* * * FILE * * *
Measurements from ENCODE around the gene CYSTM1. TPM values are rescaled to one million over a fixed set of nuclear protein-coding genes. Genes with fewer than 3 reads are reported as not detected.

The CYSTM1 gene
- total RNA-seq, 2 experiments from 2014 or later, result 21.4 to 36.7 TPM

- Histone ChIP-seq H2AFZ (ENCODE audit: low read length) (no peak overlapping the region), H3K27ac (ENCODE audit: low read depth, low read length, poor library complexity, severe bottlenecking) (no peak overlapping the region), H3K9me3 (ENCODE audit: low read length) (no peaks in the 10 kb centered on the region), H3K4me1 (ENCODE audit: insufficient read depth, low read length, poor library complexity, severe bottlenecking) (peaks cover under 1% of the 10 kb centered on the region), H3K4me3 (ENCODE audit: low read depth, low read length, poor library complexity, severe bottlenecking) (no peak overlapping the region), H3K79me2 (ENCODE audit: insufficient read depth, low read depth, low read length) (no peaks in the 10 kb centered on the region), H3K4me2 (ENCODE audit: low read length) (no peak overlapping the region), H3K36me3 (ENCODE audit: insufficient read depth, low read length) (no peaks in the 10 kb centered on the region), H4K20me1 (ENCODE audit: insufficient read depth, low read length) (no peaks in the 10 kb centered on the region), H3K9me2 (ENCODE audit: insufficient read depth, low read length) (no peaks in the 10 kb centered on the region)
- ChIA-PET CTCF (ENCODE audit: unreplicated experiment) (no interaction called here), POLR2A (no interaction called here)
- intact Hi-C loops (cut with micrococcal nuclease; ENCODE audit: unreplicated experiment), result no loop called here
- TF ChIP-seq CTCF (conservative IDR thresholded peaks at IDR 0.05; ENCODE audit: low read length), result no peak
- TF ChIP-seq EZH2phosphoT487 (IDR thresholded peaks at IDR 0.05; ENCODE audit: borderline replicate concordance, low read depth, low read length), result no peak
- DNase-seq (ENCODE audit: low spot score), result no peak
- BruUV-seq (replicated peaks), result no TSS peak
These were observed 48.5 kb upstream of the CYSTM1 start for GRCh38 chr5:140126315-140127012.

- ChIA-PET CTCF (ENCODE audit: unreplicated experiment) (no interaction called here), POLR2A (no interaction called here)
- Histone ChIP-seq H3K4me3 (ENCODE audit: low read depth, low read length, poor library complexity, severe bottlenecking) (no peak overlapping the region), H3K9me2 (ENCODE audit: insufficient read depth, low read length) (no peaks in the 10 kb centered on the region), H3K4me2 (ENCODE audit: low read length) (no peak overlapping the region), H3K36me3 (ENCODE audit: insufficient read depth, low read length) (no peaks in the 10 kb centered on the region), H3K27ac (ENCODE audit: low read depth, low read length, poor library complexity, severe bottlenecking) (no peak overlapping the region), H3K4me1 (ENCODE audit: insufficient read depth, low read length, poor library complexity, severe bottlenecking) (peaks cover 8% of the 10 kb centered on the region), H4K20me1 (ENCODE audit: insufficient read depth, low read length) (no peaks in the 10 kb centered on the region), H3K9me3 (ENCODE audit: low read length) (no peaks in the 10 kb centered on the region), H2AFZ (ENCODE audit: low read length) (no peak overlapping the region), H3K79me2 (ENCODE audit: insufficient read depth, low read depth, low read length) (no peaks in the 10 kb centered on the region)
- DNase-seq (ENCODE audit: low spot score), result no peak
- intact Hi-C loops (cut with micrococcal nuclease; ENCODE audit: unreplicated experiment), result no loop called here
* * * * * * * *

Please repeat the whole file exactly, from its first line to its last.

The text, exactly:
Measurements from ENCODE around the gene CYSTM1. TPM values are rescaled to one million over a fixed set of nuclear protein-coding genes. Genes with fewer than 3 reads are reported as not detected.

The CYSTM1 gene
- total RNA-seq, 2 experiments from 2014 or later, result 21.4 to 36.7 TPM

- Histone ChIP-seq H2AFZ (ENCODE audit: low read length) (no peak overlapping the region), H3K27ac (ENCODE audit: low read depth, low read length, poor library complexity, severe bottlenecking) (no peak overlapping the region), H3K9me3 (ENCODE audit: low read length) (no peaks in the 10 kb centered on the region), H3K4me1 (ENCODE audit: insufficient read depth, low read length, poor library complexity, severe bottlenecking) (peaks cover under 1% of the 10 kb centered on the region), H3K4me3 (ENCODE audit: low read depth, low read length, poor library complexity, severe bottlenecking) (no peak overlapping the region), H3K79me2 (ENCODE audit: insufficient read depth, low read depth, low read length) (no peaks in the 10 kb centered on the region), H3K4me2 (ENCODE audit: low read length) (no peak overlapping the region), H3K36me3 (ENCODE audit: insufficient read depth, low read length) (no peaks in the 10 kb centered on the region), H4K20me1 (ENCODE audit: insufficient read depth, low read length) (no peaks in the 10 kb centered on the region), H3K9me2 (ENCODE audit: insufficient read depth, low read length) (no peaks in the 10 kb centered on the region)
- ChIA-PET CTCF (ENCODE audit: unreplicated experiment) (no interaction called here), POLR2A (no interaction called here)
- intact Hi-C loops (cut with micrococcal nuclease; ENCODE audit: unreplicated experiment), result no loop called here
- TF ChIP-seq CTCF (conservative IDR thresholded peaks at IDR 0.05; ENCODE audit: low read length), result no peak
- TF ChIP-seq EZH2phosphoT487 (IDR thresholded peaks at IDR 0.05; ENCODE audit: borderline replicate concordance, low read depth, low read length), result no peak
- DNase-seq (ENCODE audit: low spot score), result no peak
- BruUV-seq (replicated peaks), result no TSS peak
These were observed 48.5 kb upstream of the CYSTM1 start for GRCh38 chr5:140126315-140127012.

- ChIA-PET CTCF (ENCODE audit: unreplicated experiment) (no interaction called here), POLR2A (no interaction called here)
- Histone ChIP-seq H3K4me3 (ENCODE audit: low read depth, low read length, poor library complexity, severe bottlenecking) (no peak overlapping the region), H3K9me2 (ENCODE audit: insufficient read depth, low read length) (no peaks in the 10 kb centered on the region), H3K4me2 (ENCODE audit: low read length) (no peak overlapping the region), H3K36me3 (ENCODE audit: insufficient read depth, low read length) (no peaks in the 10 kb centered on the region), H3K27ac (ENCODE audit: low read depth, low read length, poor library complexity, severe bottlenecking) (no peak overlapping the region), H3K4me1 (ENCODE audit: insufficient read depth, low read length, poor library complexity, severe bottlenecking) (peaks cover 8% of the 10 kb centered on the region), H4K20me1 (ENCODE audit: insufficient read depth, low read length) (no peaks in the 10 kb centered on the region), H3K9me3 (ENCODE audit: low read length) (no peaks in the 10 kb centered on the region), H2AFZ (ENCODE audit: low read length) (no peak overlapping the region), H3K79me2 (ENCODE audit: insufficient read depth, low read depth, low read length) (no peaks in the 10 kb centered on the region)
- DNase-seq (ENCODE audit: low spot score), result no peak
- intact Hi-C loops (cut with micrococcal nuclease; ENCODE audit: unreplicated experiment), result no loop called here